“In a single day, their limb can fluctuate 10 per cent in volume. A change of a mere one per cent can cause them to feel a difference in fit,” Zaika said. “One gentleman we spoke with puts his prosthetic on, drives to work and, before leaving his car, has to put another sock on. The volume can drop and fluctuate that quickly. He has to hike up his pants, take time out of his day to do this. These socks take up space. He works on his feet, so he has to add socks before he starts his shift, because he might not have a chance to pause later on.”

071323_Vessl_Oleksiy_Zaika-300x300.jpgVessl Prosthetics Inc. COO Oleksiy Zaika (Christopher Kindratsky/Western Communications)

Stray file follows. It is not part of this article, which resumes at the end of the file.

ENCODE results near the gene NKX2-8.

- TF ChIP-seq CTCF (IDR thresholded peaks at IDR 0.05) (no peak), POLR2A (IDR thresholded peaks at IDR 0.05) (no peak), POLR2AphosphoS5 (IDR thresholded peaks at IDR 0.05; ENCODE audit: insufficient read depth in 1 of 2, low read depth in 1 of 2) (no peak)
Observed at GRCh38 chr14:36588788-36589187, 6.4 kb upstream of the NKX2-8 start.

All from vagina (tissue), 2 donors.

Similar stories drove the Vessl team to develop a unique socket that adjusts automatically, distributing pressure around the limb as it shrinks and swells.

Their innovation attracted early interest and support. By the time they graduated from the fellowship program last June, they’d made their first pitch, winning $25,000 at the 2022 MSK Innovation Competition hosted by Western’s Bone and Joint Institute and the Morrissette Institute for Entrepreneurship.

They’ve since been accepted into the Velocity venture-ready program at the University of Waterloo, the Western accelerator program and are currently housed at the BioNext incubator at Robarts Research Institute.

Vessl most recently attracted financial support and expert advice through the Idea Fund, a strategic initiative offered through London, Ont.’s TechAlliance. The initiative also offers mentorship and networking opportunities.